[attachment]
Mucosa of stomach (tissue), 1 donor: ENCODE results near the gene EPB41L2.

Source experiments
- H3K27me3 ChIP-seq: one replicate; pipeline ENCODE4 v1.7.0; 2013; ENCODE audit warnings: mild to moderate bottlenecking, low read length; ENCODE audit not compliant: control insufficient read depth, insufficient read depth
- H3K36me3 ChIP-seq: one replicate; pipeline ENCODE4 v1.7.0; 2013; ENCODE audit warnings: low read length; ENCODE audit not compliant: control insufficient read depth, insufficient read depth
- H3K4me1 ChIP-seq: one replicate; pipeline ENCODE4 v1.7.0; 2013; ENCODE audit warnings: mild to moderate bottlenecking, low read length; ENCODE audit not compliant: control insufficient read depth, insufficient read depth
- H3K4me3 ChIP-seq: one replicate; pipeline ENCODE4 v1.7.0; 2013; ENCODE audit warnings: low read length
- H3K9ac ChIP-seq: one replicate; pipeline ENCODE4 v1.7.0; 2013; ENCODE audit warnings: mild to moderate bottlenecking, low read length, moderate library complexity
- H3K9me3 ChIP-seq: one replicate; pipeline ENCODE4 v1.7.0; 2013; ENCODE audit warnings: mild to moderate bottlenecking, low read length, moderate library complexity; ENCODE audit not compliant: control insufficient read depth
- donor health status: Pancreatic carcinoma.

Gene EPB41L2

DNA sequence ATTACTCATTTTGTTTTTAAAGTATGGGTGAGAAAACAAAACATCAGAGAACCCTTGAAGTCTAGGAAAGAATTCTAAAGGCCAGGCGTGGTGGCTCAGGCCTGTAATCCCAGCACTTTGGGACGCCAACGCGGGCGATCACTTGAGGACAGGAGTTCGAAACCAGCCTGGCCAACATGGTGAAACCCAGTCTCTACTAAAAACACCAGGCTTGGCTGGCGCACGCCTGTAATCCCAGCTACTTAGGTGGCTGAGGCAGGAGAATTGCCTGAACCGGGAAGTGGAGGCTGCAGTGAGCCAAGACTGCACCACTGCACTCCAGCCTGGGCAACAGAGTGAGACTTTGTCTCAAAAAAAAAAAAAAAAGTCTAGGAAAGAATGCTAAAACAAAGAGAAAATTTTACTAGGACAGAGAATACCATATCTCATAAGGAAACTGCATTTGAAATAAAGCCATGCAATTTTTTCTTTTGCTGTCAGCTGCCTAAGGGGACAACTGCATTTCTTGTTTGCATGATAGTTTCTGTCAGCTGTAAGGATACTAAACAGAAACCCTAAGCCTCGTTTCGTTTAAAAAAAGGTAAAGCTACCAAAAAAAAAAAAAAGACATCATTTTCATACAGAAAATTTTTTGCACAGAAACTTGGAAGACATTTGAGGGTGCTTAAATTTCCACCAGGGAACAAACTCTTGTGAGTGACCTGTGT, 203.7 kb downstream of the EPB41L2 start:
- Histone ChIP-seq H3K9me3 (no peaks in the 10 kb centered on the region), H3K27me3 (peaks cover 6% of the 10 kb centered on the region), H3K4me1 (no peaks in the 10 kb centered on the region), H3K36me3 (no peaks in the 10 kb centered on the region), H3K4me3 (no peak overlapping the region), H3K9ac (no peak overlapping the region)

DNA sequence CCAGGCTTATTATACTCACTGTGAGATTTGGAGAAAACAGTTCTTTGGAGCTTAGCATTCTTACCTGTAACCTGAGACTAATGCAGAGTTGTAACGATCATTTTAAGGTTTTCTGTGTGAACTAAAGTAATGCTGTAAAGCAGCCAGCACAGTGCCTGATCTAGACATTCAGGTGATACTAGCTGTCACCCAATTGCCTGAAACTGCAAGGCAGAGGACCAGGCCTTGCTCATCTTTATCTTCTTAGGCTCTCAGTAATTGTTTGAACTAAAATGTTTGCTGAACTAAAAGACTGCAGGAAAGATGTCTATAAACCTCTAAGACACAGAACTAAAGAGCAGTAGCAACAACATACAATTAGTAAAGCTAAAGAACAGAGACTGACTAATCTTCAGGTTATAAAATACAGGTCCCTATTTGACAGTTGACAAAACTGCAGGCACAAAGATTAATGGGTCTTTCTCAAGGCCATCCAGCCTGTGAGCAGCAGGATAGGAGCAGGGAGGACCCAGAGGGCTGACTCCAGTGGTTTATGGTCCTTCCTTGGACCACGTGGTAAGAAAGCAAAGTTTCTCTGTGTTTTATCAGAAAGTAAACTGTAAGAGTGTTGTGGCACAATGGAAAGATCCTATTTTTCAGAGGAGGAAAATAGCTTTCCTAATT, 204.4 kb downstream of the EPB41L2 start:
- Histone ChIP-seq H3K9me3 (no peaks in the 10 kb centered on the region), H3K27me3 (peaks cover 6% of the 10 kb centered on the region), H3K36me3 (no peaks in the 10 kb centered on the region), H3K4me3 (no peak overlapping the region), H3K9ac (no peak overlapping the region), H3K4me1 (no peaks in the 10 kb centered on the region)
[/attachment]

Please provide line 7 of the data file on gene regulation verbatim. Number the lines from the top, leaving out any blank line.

- H3K9ac ChIP-seq: one replicate; pipeline ENCODE4 v1.7.0; 2013; ENCODE audit warnings: mild to moderate bottlenecking, low read length, moderate library complexity